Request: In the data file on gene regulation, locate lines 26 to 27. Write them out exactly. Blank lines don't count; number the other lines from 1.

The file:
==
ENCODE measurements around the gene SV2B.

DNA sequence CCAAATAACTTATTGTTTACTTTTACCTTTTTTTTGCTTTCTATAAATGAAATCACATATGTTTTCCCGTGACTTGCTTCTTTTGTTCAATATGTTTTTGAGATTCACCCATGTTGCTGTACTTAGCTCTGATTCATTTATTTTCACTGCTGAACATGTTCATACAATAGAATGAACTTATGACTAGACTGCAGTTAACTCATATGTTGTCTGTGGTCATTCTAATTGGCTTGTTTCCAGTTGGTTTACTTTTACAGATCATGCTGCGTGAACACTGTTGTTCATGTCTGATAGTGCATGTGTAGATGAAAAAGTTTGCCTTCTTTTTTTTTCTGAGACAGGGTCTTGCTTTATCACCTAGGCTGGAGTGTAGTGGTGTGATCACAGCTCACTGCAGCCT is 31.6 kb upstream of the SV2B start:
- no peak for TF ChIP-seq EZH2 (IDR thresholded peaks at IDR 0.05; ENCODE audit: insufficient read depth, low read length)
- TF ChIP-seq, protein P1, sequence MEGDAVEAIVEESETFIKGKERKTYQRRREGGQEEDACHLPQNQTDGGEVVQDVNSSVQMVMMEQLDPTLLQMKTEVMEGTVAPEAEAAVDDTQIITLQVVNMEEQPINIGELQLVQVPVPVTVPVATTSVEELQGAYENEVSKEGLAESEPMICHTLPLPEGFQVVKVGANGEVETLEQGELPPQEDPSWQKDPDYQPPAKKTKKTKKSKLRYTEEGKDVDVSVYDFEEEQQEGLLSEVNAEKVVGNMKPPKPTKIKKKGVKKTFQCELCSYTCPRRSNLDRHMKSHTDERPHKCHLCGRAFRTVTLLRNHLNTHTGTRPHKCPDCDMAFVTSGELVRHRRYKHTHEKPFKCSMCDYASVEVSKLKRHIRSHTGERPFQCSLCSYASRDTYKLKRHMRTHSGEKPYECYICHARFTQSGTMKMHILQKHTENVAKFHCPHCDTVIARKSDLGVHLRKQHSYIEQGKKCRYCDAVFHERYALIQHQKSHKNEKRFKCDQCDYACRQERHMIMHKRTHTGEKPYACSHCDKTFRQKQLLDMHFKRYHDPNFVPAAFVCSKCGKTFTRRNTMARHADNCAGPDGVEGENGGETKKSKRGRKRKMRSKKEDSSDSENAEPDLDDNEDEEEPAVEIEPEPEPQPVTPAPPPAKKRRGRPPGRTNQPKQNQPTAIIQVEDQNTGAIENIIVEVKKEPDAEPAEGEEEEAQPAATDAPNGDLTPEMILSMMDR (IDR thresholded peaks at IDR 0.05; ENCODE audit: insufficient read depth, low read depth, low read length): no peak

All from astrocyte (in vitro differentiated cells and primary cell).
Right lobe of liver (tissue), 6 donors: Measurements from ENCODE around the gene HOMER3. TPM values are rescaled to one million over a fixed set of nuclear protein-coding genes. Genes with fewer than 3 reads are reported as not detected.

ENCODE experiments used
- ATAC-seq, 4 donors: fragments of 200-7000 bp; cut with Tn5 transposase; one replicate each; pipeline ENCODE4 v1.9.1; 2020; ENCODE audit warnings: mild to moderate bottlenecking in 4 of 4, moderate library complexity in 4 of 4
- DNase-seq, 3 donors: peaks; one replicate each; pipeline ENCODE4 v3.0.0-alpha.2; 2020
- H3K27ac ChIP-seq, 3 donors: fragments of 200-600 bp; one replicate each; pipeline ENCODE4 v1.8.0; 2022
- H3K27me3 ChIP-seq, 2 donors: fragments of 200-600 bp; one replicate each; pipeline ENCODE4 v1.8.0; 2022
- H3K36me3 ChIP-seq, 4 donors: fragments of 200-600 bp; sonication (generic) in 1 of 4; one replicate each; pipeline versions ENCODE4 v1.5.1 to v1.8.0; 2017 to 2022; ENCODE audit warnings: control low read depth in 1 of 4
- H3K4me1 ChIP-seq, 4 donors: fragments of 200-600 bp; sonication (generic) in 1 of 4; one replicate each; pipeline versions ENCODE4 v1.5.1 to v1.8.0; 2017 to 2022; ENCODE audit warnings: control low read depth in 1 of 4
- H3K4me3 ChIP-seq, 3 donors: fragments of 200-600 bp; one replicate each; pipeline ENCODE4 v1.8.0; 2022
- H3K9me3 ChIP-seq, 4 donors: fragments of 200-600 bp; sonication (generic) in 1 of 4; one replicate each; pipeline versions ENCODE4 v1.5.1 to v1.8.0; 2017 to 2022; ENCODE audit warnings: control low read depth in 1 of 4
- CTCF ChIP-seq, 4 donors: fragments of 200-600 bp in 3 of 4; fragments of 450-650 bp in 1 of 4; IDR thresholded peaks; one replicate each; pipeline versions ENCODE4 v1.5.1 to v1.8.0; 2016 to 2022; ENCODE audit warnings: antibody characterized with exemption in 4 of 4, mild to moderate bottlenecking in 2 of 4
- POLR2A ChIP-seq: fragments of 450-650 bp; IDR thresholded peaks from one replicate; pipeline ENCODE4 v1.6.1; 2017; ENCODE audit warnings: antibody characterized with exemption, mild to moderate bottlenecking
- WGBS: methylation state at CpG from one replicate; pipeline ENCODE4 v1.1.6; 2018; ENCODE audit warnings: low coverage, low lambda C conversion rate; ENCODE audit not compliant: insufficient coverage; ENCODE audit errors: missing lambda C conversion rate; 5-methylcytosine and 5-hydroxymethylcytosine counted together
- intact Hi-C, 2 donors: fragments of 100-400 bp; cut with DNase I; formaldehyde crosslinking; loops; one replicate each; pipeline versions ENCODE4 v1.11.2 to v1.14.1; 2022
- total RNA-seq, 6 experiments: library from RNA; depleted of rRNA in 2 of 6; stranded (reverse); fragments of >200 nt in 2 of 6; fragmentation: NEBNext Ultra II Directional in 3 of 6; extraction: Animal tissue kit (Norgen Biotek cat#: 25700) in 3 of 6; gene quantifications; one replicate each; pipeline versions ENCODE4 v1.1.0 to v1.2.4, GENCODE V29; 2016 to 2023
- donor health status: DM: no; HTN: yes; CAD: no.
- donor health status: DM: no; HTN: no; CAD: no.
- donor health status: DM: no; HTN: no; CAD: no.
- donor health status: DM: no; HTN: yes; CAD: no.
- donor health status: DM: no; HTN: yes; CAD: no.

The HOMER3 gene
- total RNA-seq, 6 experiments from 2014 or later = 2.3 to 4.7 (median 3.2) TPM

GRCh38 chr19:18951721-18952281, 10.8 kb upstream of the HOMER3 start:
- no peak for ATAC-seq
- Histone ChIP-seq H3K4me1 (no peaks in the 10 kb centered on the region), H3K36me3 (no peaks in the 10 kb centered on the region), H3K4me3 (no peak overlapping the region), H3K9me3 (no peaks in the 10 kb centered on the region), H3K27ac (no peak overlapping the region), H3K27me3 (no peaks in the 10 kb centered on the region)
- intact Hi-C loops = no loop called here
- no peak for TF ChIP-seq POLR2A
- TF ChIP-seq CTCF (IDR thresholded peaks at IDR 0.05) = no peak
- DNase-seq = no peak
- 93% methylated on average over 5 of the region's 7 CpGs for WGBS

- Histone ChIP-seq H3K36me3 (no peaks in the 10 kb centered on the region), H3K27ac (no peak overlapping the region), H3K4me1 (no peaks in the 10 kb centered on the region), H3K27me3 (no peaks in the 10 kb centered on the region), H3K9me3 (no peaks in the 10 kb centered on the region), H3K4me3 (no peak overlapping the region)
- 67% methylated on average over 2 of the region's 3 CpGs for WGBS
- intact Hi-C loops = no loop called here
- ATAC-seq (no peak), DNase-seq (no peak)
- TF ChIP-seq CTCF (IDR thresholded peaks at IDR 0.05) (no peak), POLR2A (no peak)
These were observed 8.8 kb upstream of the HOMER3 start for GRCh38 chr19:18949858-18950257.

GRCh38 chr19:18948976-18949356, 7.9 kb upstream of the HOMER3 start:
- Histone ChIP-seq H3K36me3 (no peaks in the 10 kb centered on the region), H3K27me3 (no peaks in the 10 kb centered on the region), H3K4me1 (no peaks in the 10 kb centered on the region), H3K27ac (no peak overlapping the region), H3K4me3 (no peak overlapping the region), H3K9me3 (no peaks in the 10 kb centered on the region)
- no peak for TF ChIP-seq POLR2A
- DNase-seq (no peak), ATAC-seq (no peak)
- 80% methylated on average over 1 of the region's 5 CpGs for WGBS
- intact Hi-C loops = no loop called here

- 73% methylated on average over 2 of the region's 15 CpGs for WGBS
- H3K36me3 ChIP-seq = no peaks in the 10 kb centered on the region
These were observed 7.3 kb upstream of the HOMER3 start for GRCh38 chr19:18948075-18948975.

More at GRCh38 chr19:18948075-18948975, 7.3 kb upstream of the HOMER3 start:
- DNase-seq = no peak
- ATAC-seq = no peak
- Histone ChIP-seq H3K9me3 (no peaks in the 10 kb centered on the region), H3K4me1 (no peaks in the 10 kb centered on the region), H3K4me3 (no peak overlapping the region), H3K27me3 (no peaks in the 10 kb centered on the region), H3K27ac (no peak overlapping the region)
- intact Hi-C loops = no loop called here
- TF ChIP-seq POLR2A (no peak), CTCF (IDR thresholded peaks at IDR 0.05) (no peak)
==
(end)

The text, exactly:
The HOMER3 gene
- total RNA-seq, 6 experiments from 2014 or later = 2.3 to 4.7 (median 3.2) TPM